Champaign County Sheriff Dan Walsh says there wouldn’t be a major impact on his department. He says his officers typically don’t arrest someone pulled over for minor traffic offenses JUST for not having a license. He believes allowing undocumented immigrants to obtain driver’s licenses will make it easier for his officers to identify people.
WALSH: “I think most of us in law enforcement believe anyone who drives should be valid under the state of Illinois and should have insurance, and also follow all the traffic laws. So, if this encourages that, then that’s a positive event.”
The Illinois Coalition for Immigrant and Refugee Rights estimates roughly 80-thousand accidents each year involve unlicensed, uninsured immigrant drivers, costing $660 million in damage claims that raise rates for other policy holders.
Republican State Representative Dan Brady of Bloomington threw his support behind a similar failed effort to allow undocumented immigrants to get driver’s licenses. Brady says his wife and children were in a car accident several years ago involving someone who was visiting from Mexico and was uninsured.
BRADY: “Much like my situation, all we saw was the fact that our rates may go up, and all we were doing was following the rules of the road in Illinois, and had an accident with individuals who did not have a valid Illinois license, and it cost us in the end.”
Now, I was surprised to learn that the three undocumented immigrants I interviewed for this story who own cars also have auto insurance.
They say they were able to get it by showing the titles of their vehicles and their international driver’s licenses. In Illinois, it’s not against the law to sell auto insurance to someone without a U-S driver’s license.
PATRICK: “I’m not saying there might be some out there, but I’m not familiar with them.”
That’s the Illinois Insurance Association’s Janet Patrick. She says it’s standard practice for insurance agencies to require a U-S driver’s license before selling auto insurance.
PATRICK: “If it sounds too good to be true, it usually is. So, I would recommend a person evaluate the licensing status, the complaint record, and the financial stability of the company in order to make sure it was a reputable carrier.”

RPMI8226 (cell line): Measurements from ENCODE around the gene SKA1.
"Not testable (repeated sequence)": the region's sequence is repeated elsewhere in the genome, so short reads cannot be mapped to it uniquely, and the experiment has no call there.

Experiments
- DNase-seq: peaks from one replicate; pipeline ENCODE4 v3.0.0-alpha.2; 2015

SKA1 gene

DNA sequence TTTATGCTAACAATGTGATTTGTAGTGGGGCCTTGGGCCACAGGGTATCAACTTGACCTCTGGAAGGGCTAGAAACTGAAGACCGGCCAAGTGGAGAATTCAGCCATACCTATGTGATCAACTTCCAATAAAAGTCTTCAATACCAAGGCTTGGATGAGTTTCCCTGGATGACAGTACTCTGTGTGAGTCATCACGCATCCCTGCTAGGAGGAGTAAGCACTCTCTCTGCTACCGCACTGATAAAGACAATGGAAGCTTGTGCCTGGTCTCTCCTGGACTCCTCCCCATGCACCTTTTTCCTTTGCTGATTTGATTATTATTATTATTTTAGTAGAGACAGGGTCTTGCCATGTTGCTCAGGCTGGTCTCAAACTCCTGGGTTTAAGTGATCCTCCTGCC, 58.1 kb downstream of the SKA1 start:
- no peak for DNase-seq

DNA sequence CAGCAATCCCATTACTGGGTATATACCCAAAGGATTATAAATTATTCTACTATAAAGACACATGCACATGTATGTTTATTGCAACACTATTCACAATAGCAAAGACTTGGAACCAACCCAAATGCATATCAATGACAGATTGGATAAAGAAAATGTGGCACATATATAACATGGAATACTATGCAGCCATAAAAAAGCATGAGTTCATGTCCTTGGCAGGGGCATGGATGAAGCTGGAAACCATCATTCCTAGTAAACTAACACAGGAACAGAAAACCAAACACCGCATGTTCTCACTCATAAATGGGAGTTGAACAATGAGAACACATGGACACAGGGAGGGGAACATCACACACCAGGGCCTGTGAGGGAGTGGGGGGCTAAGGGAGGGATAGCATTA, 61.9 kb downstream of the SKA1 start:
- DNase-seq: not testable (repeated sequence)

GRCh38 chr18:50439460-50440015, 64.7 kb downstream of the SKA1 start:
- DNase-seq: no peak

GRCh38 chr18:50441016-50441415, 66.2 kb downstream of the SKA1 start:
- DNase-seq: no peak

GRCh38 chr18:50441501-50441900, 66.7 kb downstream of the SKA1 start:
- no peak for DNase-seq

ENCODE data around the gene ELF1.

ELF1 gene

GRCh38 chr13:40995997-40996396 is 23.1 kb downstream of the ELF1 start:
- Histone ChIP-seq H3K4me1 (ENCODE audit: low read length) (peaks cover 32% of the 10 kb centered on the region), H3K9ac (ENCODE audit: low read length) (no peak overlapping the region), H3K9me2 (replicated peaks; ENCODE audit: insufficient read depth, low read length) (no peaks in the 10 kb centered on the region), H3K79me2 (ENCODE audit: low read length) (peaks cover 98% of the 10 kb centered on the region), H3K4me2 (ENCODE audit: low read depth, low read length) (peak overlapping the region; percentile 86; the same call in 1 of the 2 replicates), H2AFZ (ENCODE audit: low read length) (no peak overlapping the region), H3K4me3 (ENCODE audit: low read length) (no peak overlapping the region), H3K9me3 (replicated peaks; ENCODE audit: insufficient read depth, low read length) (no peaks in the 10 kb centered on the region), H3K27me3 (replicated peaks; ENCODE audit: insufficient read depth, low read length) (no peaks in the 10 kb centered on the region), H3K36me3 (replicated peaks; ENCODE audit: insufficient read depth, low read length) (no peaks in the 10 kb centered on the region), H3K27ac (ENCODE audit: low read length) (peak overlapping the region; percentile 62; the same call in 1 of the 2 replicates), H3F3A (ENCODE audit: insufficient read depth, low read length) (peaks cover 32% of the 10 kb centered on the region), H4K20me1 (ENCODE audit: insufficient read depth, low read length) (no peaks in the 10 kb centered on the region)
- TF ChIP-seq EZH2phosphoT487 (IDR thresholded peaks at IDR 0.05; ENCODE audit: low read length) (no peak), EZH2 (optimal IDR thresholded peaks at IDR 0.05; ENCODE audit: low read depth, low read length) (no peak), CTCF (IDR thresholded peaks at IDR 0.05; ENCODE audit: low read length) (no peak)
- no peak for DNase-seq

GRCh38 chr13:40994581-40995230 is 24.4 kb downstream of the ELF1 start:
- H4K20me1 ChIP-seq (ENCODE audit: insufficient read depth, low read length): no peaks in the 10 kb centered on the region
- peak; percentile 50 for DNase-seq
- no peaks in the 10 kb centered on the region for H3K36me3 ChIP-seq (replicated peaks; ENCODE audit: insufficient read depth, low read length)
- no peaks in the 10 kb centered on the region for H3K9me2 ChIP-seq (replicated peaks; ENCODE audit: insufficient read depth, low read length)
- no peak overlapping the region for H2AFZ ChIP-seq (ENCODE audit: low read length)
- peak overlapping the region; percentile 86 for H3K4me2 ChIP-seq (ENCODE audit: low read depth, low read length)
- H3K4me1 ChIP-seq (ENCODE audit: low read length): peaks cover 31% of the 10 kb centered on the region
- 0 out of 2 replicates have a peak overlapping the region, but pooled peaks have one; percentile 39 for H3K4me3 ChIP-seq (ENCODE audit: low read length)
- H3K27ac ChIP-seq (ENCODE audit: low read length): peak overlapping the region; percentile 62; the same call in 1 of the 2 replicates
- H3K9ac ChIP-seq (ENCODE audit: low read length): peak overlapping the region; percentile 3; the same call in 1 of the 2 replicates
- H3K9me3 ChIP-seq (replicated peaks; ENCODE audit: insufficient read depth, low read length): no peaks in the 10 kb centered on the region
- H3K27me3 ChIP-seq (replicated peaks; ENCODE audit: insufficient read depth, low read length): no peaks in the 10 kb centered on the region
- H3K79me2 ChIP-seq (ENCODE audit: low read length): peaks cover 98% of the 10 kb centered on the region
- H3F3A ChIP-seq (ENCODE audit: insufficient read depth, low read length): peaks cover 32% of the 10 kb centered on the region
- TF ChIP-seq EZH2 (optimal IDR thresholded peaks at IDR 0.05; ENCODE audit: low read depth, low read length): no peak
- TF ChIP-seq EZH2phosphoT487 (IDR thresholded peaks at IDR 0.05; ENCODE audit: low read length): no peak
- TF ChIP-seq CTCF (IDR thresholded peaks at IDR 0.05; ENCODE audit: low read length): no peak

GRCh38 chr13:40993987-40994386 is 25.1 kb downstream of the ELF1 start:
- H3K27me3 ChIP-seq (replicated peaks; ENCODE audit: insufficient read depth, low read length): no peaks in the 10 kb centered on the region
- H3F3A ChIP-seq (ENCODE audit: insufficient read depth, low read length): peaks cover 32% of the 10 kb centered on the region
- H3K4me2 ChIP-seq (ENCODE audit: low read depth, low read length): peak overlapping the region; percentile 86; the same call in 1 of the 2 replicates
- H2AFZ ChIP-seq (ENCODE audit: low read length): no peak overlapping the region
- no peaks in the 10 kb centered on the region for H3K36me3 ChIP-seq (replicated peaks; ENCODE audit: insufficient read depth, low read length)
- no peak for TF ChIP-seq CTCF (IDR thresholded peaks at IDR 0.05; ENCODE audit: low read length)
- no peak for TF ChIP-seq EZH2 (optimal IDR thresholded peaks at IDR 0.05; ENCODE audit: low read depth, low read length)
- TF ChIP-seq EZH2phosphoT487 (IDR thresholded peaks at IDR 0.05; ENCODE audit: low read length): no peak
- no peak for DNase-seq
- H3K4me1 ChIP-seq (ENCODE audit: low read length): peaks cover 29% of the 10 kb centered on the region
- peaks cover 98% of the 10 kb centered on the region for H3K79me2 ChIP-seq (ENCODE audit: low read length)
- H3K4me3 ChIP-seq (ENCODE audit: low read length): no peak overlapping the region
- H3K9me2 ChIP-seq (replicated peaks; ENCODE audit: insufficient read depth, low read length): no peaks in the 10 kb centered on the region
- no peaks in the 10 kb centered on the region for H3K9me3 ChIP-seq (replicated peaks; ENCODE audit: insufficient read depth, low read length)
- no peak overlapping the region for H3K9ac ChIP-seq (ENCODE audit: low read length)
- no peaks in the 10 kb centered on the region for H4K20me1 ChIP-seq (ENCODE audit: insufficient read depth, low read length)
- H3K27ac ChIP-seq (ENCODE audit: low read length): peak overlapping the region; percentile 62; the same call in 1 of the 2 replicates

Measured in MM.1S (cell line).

Illinois Senate President John Cullerton and Governor Pat Quinn, both Democrats, say they want to give driver's licenses to undocumented immigrants, and hope a bill to do so passes during the veto session. But it’s unclear if there is enough support in the General Assembly to do that. Republican State Representative Adam Brown of Decatur says he has concerns.
BROWN: “You know, I think if folks are undocumented at this point, we need to look at a solution to get them on the books, get them paying into the system before they’re drawing in any benefits, even so far as a driver’s license.”
But Immigration Attorney Jack Wilke says the driver’s license measure would only be good for driving…nothing more, nothing less.
WILKE: “These temporary visitors driver’s licenses could not be used to get into federal buildings, for example, could not be used to get on airplanes. They wouldn’t be good for those purposes. They would confer no immigration benefits.”
Recently, Illinois’ Secretary of State announced immigrants who get temporary amnesty under the federal Deferred Action policy could apply for driver’s licenses since they would have a social security number. The Secretary of State’s office hasn’t taken a position on extending benefits to undocumented immigrants, but it says it will respect whatever decision the legislature makes.
Illinois Public Radio's Sean Powers contributed to this report